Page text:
Michigan announces about 2,500 new coronavirus cases


GRAND RAPIDS, Mich. (WOOD) — Michigan has reported 2,527 confirmed cases of coronavirus and 126 more related deaths.

Of the deaths reported Tuesday, 51 were counted when public health officials reviewed death certificates to find any that had not already been reported to the state.

In all, Michigan has now seen 851,947 confirmed cases of the virus since it was first detected here in March 2020 and 17,897 deaths.

On Monday, labs tested 25,897 samples for the virus and 3,068 were positive, a rate of 11.85%. The number of positive tests is not the same as the number of new cases because people may be tested more than once. Additionally, testing numbers are from a single calendar date, while the number of new cases lists the increase since the last time the state compiled the data; these two time frames do not match up precisely.

Kent County reported six more deaths for a total of 737. It confirmed 152 more cases for a total of 64,873.

Several other West Michigan counties also saw additional deaths:

  • Allegan County: One more death for 109 total; 9,394 total confirmed cases since March 2020.
  • Barry County: One more death for 59 total; 5,059 total cases.
  • Calhoun County: Two more deaths for 255 total; 11,591 total cases.
  • Kalamazoo County: Two more deaths for 323 total; 19,150 total cases.
  • Montcalm County: One more death for 102 total; 4,969 total cases.
  • Muskegon County: Three more deaths for 323 total; 14,275 total cases.
  • Newaygo County: Two more deaths for 58 total; 4,214 total cases.
  • Oceana County: One more death for 53 total; 2,502 total cases.
  • Ottawa County: Three more deaths for 359 total; 28,875 total cases.
  • Van Buren County: One more death for 104 total; 6,363 total cases.

Wayne County, hit hardest by the virus, recorded 30 more deaths for a total of 4,412 and 429 more cases for a pandemic total of 145,365. Neighboring Oakland County has had 97,784 cases (263 more than the previous day) and 2,096 deaths (11 more). Macomb County has had 88,268 cases (290 more) and 2,156 deaths (17 more).

While Michigan’s key virus metrics are still high, they have been showing encouraging declines recently. The case rate has been declining for more than three weeks and the seven-day average of the test positivity rate is nearing 12%.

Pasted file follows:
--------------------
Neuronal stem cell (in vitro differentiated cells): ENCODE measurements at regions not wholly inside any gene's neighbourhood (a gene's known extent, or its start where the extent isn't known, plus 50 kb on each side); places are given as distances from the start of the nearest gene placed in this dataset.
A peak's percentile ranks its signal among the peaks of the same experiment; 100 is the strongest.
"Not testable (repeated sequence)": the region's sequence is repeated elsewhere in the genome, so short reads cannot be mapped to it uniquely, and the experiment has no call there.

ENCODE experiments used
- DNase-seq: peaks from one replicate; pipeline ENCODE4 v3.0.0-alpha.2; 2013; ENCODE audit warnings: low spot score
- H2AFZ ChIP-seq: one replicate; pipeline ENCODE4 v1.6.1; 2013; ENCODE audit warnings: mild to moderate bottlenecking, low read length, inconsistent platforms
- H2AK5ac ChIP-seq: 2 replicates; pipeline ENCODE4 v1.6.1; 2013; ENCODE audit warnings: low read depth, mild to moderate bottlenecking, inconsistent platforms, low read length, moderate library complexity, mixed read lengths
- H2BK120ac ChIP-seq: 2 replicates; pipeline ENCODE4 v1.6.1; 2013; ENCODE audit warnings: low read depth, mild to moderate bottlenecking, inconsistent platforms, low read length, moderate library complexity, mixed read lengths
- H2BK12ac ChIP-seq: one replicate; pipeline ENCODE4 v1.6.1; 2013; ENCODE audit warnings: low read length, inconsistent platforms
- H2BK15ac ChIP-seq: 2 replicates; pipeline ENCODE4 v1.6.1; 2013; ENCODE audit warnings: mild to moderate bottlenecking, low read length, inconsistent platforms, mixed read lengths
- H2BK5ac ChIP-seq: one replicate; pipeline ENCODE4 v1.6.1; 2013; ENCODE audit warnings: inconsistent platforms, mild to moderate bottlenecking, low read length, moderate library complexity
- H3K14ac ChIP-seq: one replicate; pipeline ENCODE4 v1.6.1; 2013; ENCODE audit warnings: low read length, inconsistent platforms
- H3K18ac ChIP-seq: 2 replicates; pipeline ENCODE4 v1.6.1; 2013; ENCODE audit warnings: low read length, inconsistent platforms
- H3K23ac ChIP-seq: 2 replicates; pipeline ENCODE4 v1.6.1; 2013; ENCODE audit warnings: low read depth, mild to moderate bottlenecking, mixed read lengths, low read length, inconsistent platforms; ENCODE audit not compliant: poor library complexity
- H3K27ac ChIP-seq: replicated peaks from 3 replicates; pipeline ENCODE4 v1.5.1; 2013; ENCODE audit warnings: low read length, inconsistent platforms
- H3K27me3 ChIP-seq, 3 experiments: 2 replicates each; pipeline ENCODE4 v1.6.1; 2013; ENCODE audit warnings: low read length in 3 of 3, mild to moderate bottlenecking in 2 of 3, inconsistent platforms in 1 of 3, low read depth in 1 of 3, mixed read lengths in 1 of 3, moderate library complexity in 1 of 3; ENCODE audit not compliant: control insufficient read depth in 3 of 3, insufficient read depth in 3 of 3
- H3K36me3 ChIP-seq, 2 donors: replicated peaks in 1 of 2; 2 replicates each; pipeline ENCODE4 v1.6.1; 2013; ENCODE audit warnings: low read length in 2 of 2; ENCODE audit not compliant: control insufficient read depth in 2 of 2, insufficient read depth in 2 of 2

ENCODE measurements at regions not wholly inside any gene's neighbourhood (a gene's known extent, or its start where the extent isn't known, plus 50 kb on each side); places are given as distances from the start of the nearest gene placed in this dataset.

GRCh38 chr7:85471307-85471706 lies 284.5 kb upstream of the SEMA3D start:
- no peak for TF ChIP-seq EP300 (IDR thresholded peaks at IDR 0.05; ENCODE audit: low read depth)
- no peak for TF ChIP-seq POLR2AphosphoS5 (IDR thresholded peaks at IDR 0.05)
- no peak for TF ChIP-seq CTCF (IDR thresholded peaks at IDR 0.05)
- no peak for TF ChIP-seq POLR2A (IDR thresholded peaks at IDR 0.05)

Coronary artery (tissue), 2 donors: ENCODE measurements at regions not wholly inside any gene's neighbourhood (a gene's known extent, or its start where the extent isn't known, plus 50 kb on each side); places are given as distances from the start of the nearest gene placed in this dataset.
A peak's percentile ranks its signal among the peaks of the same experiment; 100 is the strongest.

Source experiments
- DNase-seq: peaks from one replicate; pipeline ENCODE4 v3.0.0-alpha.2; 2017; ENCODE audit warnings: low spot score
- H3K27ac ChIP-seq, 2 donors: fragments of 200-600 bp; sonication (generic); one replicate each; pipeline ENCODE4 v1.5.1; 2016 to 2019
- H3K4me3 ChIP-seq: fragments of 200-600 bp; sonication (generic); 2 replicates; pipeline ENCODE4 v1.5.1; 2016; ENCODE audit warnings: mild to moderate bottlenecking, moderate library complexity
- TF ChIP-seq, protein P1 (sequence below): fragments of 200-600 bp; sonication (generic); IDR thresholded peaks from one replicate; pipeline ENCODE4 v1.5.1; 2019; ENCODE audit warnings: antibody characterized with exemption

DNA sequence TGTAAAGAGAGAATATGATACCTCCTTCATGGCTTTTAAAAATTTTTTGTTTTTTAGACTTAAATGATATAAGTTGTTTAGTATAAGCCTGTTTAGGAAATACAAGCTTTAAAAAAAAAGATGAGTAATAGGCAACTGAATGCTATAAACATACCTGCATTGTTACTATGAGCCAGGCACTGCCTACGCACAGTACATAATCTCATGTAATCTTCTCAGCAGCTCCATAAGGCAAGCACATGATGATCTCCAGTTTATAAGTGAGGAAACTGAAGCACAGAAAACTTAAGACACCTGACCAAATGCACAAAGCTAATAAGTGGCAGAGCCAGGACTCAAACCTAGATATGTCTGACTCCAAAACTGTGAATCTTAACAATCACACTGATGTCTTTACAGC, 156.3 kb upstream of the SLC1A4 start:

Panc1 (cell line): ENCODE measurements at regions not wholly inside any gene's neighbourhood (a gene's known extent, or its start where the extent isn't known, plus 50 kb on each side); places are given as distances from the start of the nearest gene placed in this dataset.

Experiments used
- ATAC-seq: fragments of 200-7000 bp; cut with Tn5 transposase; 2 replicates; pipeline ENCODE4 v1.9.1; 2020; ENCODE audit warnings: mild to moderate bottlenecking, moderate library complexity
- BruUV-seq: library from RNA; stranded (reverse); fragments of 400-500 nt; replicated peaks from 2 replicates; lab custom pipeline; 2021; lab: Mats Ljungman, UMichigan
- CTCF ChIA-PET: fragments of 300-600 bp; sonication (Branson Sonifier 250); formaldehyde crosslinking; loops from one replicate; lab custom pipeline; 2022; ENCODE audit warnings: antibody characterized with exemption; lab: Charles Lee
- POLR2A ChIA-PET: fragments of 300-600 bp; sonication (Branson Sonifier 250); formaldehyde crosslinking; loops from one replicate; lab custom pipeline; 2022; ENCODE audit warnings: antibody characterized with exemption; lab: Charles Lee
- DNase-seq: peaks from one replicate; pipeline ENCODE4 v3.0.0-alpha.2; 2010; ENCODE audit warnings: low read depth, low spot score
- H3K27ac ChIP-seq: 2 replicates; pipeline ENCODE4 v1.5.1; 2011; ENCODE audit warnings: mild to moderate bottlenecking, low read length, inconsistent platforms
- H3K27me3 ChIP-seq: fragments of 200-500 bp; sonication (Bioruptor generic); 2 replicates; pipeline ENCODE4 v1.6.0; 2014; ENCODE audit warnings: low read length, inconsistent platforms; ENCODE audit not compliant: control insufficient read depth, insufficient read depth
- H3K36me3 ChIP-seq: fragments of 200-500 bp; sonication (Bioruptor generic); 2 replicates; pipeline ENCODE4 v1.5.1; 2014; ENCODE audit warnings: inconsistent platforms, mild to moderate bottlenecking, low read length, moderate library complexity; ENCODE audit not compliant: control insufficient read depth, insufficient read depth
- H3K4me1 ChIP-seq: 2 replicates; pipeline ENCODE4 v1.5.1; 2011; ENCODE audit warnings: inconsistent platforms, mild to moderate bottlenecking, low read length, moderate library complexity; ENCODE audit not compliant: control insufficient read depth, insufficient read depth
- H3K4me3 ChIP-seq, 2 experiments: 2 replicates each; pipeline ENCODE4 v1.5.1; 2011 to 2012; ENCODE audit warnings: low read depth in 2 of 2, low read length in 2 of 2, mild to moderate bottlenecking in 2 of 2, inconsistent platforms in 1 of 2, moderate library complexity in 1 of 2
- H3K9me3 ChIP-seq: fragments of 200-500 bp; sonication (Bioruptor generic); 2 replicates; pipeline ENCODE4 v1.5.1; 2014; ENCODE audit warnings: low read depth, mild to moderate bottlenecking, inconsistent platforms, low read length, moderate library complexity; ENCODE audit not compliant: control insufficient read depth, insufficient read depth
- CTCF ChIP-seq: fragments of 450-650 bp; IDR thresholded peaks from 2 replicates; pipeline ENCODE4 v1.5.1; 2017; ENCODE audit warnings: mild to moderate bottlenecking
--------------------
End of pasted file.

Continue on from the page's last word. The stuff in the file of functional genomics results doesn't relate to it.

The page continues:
Statewide hospitalizations have been looking better, too. The total number of adult inpatients confirmed to have COVID-19 has dropped by more than 1,300 since the April 19 high. About 16% of all hospital beds in the state have COVID-19 patients in them, down from a high of about 20%.

The daily death rate, which had been climbing since March, last week leveled off.

More than 7 million COVID-19 vaccine doses have been administered in Michigan. A little more than half of the state’s population over the age of 16 has received at least one dose and more than 39% has finished their immunization course.

President Joe Biden on Tuesday announced that his administration would start reallocating doses to places with higher demand as the number of people seeking the shots has dropped off in recent weeks.

Last week, Michigan averaged about 56,300 doses administered per day — nearly 23,000 fewer each day than the week before. West Michigan health officials say most people eager to get the shots have already done so. Now, they’re working to reach those who haven’t gotten one because it has not been convenient or those who are hesitant about or mistrustful of the vaccine.

Biden hopes to get at least one dose to 70% of Americans over the age of 16 by July 4.

In partnership with the Kent County Health Department, Deaf and Hard of Hearing Services in Grand Rapids is organizing a clinic to reach adults who are deaf, deaf and blind or hard of hearing. The first dose of the Pfizer vaccine will be distributed May 10 at the South Clinic at 4700 Kalamazoo Ave. Second doses will be given out at the clinic June 3. You can contact D&HHS specialist Jessica Oliver to get an appointment by calling 616.732.7358 ext. 204, video phone at 616.828.0186 or email at advocacy@deafhhs.org.

The federal government could grant Pfizer emergency use authorization for its vaccine to be given to kids as young as 12 as as early as next week. Right now, it is approved only for people as young as 16. West Michigan doctors say the move would be key in fighting back the pandemic, especially in K-12 schools, which are seeing more outbreaks than any other environment.

“If the pediatric population, just for simple math, makes up 25% of your population and none of those pediatric patients get vaccinated, that is going to massively impede our U.S. populations’ ability to achieve herd immunity, to allow for less rampant spikes in COVID cases leading to hospitalizations,” Spectrum Health Dr. Rosemary Olivero said during a Tuesday virtual briefing. “So it’s critical for children to be involved in that.”

Copyright 2021 Nexstar Media Inc. All rights reserved. This material may not be published, broadcast, rewritten, or redistributed.

COVID-19 Vaccine FAQs

More COVID-19 Vaccine FAQ

Top Stories On WOODTV.com

Know something newsworthy? Report It!